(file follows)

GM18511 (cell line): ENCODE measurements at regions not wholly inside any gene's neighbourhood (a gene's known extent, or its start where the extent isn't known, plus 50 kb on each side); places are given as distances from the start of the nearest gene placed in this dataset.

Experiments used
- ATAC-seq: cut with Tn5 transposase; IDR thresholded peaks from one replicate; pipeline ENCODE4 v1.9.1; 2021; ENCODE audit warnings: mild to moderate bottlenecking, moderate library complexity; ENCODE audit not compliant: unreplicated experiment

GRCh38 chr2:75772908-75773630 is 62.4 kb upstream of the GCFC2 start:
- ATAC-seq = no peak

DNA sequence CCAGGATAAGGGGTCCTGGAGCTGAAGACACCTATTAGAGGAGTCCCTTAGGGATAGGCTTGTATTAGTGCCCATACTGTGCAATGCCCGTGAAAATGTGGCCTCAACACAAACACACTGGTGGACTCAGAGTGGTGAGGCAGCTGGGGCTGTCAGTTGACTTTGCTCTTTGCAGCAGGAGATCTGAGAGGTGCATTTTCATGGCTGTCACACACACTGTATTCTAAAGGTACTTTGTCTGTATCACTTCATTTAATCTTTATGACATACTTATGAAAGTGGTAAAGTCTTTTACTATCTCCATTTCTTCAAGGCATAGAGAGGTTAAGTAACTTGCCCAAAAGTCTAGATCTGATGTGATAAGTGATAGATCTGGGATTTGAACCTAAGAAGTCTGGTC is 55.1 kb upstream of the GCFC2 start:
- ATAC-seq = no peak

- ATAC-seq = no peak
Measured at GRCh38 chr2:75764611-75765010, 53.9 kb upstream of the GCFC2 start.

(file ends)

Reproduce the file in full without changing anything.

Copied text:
GM18511 (cell line): ENCODE measurements at regions not wholly inside any gene's neighbourhood (a gene's known extent, or its start where the extent isn't known, plus 50 kb on each side); places are given as distances from the start of the nearest gene placed in this dataset.

Experiments used
- ATAC-seq: cut with Tn5 transposase; IDR thresholded peaks from one replicate; pipeline ENCODE4 v1.9.1; 2021; ENCODE audit warnings: mild to moderate bottlenecking, moderate library complexity; ENCODE audit not compliant: unreplicated experiment

GRCh38 chr2:75772908-75773630 is 62.4 kb upstream of the GCFC2 start:
- ATAC-seq = no peak

DNA sequence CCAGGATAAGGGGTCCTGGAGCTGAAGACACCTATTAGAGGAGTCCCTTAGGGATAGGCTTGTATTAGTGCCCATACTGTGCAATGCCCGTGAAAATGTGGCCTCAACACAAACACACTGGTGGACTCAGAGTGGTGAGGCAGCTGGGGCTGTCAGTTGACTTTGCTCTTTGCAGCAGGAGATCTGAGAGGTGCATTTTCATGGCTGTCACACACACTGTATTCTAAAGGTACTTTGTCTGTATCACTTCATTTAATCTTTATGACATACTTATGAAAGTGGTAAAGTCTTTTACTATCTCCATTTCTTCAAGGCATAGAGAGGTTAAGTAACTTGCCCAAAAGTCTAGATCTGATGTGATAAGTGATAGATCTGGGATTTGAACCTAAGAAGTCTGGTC is 55.1 kb upstream of the GCFC2 start:
- ATAC-seq = no peak

- ATAC-seq = no peak
Measured at GRCh38 chr2:75764611-75765010, 53.9 kb upstream of the GCFC2 start.